Source: Center for Reproductive Rights [4]

Below are six countries which are described in further detail as examples of the variation in abortion law across the world. 


Japanese Flag

Abortion is currently legal in Japan and can be performed until 22 weeks of pregnancy for health, social, or economic reasons [5]. The procedure must be performed by a doctor, and no abortion-inducing drugs are currently approved within the country, although licensed doctors may import select drugs. In Japan, the person seeking an abortion must obtain consent from their partner, except in cases of abuse or other complicating factors. Japan was one of the first countries to legalize abortion, shortly following World War 2 as part of a eugenics program; however, today's law is updated to reflect a shift from that movement.


Abortion was only recently legalized in Argentina, with President Alberto Fernández signing a law permitting abortion up to 14 weeks of pregnancy on January 14, 2021. Previously, exceptions were only made for cases of rape, incest, or to save the life of the pregnant individual [6]. Support for abortion rights has grown in Argentina over the last several decades.

Flag of Argentina
Flag of Ethiopia


Abortion was legalized in Ethiopia in 2005 under the Maputo Protocol. Pregnant persons may terminate their pregnancy as a result of rape, incest, to save the life of the pregnant individual, if the pregnant individual is a minor, or if the fetus has a severe and incurable abnormality. Notably, a majority in Ethiopia deemed abortion never justifiable [7]. 


Abortion rights vary in Australia according to jurisdiction. Surgical abortion procedures are available and legal in all jurisdictions until a gestational term limit set by the jurisdiction. Tasmania has the most restrictive term limit at 16 weeks while the other jurisdictions set the limit anywhere from 20 weeks to not having a term limit at all. After the term limit, most jurisdictions require two doctors to find sufficient reason to continue with the abortion procedure [8].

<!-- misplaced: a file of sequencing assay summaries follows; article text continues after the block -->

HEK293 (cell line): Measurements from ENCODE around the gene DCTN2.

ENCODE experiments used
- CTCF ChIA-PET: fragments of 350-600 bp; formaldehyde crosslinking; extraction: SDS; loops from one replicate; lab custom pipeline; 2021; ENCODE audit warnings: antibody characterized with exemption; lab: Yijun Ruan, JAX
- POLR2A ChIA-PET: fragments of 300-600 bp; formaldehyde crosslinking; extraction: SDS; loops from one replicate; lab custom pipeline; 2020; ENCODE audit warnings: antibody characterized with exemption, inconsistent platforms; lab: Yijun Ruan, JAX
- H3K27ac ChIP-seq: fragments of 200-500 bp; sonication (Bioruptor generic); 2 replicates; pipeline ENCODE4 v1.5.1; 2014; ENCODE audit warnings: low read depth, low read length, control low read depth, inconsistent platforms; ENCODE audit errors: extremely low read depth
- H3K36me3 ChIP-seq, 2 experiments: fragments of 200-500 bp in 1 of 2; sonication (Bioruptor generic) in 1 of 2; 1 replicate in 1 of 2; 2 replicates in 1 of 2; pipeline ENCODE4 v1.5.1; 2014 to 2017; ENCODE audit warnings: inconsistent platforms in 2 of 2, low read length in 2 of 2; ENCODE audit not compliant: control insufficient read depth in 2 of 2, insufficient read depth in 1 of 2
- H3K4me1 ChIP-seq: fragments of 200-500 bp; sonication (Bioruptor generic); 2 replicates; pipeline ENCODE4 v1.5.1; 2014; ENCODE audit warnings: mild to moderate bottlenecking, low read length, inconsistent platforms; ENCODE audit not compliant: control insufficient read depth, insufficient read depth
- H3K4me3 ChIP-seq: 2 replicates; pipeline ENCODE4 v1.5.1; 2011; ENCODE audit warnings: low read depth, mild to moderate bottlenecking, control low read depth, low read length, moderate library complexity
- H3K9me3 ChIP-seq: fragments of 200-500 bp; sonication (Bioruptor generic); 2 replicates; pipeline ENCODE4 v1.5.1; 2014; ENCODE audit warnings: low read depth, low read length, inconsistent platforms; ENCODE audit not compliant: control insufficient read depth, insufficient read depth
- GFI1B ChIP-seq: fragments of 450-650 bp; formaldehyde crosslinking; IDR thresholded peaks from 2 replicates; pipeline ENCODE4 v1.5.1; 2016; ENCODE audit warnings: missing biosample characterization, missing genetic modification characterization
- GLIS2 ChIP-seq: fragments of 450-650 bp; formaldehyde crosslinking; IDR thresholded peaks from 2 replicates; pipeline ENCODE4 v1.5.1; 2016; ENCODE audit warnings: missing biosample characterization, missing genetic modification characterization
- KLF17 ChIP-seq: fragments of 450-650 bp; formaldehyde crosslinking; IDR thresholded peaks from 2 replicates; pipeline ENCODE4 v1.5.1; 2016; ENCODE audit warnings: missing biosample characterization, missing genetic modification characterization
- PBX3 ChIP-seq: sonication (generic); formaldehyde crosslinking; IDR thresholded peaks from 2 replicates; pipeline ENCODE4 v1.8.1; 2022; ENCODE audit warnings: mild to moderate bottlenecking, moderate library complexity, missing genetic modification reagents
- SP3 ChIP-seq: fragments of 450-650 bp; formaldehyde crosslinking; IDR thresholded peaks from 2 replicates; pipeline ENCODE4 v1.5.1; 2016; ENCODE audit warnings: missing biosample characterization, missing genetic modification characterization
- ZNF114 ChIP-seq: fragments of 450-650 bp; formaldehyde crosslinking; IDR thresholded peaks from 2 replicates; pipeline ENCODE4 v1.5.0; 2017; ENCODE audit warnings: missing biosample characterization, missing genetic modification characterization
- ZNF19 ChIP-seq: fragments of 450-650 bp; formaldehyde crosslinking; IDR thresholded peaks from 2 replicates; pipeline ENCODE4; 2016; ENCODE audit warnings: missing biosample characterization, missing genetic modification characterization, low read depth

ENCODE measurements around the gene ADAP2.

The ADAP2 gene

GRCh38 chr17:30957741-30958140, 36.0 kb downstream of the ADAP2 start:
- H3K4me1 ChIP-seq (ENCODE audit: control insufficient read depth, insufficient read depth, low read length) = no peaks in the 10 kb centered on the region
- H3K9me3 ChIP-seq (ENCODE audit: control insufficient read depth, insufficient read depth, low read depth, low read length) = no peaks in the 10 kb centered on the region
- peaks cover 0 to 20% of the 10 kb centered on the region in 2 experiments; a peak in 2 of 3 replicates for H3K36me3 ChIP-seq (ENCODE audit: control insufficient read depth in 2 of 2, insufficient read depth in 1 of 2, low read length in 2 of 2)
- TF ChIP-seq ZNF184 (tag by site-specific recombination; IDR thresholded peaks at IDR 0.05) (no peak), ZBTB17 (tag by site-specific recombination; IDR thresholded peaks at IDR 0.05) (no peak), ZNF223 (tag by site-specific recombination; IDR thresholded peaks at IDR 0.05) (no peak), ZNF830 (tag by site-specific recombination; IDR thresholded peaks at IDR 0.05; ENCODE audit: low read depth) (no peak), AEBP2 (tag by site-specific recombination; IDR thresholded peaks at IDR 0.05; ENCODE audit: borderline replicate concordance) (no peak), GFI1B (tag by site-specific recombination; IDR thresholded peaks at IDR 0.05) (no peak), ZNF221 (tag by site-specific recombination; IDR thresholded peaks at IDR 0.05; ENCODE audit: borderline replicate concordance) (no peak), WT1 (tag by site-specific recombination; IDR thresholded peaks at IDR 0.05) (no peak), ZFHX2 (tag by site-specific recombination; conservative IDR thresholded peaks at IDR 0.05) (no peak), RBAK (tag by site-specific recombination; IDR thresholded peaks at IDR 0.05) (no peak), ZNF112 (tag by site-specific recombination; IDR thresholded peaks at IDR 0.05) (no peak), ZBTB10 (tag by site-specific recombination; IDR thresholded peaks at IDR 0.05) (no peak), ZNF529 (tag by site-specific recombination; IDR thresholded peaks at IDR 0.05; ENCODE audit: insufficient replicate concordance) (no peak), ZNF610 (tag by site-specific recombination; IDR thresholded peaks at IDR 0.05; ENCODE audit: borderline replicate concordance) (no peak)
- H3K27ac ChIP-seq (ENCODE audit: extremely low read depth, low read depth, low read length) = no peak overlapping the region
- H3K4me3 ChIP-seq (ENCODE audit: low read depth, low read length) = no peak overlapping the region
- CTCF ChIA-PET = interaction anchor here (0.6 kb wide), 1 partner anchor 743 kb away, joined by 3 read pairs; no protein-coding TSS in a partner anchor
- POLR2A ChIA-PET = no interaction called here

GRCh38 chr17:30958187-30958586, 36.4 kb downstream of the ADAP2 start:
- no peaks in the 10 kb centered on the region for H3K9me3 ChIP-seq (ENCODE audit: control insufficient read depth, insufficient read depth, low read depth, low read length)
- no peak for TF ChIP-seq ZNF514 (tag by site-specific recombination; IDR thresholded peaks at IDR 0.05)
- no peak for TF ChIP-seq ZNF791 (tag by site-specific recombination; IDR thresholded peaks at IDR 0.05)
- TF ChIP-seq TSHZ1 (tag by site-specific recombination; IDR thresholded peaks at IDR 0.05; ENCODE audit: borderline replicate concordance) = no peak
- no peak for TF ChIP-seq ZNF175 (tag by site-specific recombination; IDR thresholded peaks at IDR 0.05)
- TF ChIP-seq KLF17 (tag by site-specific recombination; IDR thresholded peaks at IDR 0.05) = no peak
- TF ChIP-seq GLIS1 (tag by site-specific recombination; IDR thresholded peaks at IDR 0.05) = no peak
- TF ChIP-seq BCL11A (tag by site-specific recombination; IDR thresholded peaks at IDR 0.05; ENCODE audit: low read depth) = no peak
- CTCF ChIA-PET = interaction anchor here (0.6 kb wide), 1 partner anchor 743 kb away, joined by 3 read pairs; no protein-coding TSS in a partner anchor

Flag of Australia
Flag of India


Abortion has been legal in India since the 1970s; however, there has been a preference to selectively abort female fetuses, affecting the sex ratio and prompting government officials to crack down on abortion [9]. Recent laws and amendments have made it legal for all pregnant persons to obtain an abortion until 24 weeks of pregnancy [10]. 

Additional Resources


[1] Berer M. (2017). Abortion Law and Policy Around the World: In Search of Decriminalization. Health and human rights, 19(1), 13–27.

[2] United Nations, Department of Economic and Social Affairs, Population Division (2014). Abortion Policies and Reproductive Health around the World (United Nations publication, Sales No. E.14.XIII.11).

[3] African Union, Protocol to the African Charter on Human and People's Rights on the Rights of Women in Africa, 11 July 2003, available at: [accessed 9 November 2022]

[4] The world's abortion laws. Center for Reproductive Rights. (2022, September 29). Retrieved November 1, 2022, from

[5]  "母体保護法の施行について" [On Enforcement of the Maternal Health Act]. Act No. 122 of 25 September 1996 (in Japanese). Ministry of Health, Labour and Welfare.

[6] Goldberg, J. (2021, June 2). In historic victory, Argentina legalizes abortion. Center for Reproductive Rights. Retrieved November 1, 2022, from

[7] Ewnetu, D. B., Thorsen, V. C., Solbakk, J. H., & Magelssen, M. (2020). Still a moral dilemma: how Ethiopian professionals providing abortion come to terms with conflicting norms and demands. BMC medical ethics, 21(1), 16.

[8] Abortion law in Australia. Home – Parliament of Australia. Retrieved October 27, 2022, from

[9] Chao, F., Guilmoto, C. Z., KC, S., & Ombao, H. (2020). Probabilistic projection of the sex ratio at birth and missing female births by State and Union Territory in India. PloS one, 15(8), e0236673.

[10] BBC. (2022, September 29). Abortion: India Supreme Court says amended law to cover single women too. BBC News. Retrieved November 1, 2022, from

This page was written by graduate student Trevor McCarthy

Trevor McCarthy

Trevor McCarthy is a first year graduate student in the Bioethics Master's program.